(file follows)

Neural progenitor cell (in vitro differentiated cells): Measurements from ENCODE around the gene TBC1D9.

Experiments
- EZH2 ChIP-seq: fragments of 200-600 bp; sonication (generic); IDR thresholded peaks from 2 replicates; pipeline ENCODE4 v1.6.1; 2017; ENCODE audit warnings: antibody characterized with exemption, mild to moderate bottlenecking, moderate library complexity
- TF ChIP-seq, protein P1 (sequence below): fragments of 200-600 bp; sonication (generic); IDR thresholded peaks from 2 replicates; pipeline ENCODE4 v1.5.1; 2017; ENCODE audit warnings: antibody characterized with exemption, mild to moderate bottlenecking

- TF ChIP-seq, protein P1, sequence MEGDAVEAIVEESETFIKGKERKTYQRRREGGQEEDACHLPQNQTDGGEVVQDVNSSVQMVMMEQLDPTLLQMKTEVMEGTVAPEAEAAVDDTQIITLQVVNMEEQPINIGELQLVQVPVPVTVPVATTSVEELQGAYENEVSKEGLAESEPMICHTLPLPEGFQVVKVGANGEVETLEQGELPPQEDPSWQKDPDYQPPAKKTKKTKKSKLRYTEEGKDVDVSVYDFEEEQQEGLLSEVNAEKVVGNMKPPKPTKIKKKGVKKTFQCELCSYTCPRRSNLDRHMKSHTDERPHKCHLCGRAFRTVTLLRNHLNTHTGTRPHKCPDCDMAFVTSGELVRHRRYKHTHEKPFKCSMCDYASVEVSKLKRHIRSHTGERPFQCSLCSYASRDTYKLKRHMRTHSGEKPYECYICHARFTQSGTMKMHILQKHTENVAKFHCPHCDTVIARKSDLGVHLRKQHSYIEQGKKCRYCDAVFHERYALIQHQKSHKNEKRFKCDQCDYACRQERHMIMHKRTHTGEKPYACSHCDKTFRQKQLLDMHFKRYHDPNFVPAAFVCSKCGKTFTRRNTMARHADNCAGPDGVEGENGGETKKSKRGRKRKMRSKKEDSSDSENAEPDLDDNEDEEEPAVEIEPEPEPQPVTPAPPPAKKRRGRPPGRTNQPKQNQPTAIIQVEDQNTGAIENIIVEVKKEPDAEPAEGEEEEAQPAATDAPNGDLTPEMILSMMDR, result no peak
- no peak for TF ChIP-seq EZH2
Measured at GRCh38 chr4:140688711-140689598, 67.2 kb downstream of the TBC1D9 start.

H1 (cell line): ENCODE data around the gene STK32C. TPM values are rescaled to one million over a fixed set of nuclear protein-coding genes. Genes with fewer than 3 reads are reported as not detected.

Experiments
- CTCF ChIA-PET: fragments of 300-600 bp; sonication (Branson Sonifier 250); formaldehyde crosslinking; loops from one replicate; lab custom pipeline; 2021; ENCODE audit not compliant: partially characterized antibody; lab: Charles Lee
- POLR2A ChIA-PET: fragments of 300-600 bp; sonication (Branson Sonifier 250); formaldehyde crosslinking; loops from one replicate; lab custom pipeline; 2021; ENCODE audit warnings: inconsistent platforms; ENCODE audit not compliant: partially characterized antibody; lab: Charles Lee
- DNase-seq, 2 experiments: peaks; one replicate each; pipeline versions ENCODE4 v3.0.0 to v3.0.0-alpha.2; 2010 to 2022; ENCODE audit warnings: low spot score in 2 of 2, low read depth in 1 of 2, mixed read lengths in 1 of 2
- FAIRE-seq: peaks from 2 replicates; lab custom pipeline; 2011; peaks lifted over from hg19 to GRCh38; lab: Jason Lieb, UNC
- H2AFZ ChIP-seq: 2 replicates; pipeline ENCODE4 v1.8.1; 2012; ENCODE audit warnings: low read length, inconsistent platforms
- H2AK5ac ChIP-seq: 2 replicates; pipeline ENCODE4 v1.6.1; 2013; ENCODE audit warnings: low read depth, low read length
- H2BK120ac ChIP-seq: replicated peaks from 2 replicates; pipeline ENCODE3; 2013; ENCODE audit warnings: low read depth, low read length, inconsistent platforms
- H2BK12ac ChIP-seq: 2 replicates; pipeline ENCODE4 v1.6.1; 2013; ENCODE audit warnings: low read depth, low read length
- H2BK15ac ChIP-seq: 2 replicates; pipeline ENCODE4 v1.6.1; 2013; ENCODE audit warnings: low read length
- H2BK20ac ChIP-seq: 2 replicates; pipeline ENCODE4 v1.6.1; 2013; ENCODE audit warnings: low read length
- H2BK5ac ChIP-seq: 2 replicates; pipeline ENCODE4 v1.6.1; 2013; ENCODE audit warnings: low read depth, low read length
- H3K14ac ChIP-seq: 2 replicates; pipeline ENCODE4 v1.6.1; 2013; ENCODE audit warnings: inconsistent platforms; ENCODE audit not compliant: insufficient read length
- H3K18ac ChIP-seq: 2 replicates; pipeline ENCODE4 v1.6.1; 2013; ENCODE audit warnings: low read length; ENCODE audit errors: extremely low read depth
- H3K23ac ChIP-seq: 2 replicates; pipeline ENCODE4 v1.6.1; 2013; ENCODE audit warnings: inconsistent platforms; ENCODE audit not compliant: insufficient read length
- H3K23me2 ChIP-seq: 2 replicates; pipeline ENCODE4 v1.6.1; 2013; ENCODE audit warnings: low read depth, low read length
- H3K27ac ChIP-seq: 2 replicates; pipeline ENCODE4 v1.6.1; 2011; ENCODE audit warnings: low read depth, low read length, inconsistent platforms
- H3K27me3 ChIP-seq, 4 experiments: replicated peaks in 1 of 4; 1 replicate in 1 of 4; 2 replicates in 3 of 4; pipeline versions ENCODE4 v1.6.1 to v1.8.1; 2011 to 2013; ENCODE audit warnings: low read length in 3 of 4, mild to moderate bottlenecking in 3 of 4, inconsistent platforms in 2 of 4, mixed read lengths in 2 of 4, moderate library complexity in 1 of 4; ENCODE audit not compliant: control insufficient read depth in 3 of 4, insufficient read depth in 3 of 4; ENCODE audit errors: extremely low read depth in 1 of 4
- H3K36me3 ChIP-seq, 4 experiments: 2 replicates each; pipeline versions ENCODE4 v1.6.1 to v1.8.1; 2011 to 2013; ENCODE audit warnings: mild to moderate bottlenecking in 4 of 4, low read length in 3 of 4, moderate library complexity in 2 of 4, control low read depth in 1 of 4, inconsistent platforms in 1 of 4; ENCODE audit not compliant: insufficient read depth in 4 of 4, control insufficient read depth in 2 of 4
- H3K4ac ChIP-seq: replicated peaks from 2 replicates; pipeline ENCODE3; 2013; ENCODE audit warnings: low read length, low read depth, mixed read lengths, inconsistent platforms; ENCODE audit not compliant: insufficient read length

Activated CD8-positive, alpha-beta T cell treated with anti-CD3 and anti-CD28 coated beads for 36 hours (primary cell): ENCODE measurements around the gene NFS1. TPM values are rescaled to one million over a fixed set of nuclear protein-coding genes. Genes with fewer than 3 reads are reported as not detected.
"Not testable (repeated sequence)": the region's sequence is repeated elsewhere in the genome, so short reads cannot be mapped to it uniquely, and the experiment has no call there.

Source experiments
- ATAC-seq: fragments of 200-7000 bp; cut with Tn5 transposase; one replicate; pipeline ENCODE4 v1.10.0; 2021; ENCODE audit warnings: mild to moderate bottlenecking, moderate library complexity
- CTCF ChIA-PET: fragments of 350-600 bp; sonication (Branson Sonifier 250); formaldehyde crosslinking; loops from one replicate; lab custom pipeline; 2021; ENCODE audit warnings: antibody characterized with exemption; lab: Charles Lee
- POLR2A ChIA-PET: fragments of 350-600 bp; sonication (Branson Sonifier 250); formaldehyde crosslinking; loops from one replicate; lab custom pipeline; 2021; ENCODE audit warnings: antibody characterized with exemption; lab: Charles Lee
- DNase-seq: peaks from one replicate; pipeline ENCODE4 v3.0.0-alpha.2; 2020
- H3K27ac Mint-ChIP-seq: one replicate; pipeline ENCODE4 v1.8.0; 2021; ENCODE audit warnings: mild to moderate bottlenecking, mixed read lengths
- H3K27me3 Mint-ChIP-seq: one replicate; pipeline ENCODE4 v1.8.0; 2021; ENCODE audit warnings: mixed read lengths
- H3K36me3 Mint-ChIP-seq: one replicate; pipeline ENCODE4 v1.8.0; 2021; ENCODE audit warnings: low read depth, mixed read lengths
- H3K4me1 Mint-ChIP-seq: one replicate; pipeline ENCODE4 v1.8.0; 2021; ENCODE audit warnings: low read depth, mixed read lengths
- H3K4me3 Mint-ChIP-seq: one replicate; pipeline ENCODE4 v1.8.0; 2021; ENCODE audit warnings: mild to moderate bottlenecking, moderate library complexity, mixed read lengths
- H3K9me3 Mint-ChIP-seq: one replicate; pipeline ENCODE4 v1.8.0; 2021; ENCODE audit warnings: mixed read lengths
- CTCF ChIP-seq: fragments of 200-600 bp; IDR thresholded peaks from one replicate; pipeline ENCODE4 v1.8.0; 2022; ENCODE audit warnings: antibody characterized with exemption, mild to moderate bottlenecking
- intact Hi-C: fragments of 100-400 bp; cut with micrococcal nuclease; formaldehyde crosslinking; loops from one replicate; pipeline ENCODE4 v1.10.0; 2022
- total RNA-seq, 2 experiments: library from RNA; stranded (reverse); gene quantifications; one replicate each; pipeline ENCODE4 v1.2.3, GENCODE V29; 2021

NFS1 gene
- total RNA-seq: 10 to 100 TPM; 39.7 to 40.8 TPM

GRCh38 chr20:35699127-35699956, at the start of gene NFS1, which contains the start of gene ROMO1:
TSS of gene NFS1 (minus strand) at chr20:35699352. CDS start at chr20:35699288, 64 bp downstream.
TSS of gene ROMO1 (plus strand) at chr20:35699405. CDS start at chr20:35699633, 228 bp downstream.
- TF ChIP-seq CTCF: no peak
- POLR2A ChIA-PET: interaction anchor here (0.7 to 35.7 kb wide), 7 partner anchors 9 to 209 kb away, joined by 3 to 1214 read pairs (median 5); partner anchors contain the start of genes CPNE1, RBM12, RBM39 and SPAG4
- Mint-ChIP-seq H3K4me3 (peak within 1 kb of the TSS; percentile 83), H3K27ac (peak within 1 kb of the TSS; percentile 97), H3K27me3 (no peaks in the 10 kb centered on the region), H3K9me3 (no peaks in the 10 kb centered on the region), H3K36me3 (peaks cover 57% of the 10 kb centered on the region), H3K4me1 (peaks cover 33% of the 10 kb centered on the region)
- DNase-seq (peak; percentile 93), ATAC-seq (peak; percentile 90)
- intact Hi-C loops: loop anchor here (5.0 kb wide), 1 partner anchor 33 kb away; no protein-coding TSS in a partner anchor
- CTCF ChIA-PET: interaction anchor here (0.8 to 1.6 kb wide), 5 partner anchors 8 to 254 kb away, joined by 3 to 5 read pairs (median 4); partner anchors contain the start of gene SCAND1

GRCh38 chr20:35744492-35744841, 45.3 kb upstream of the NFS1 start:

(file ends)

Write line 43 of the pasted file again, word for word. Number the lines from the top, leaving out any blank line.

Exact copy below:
- intact Hi-C: fragments of 100-400 bp; cut with micrococcal nuclease; formaldehyde crosslinking; loops from one replicate; pipeline ENCODE4 v1.10.0; 2022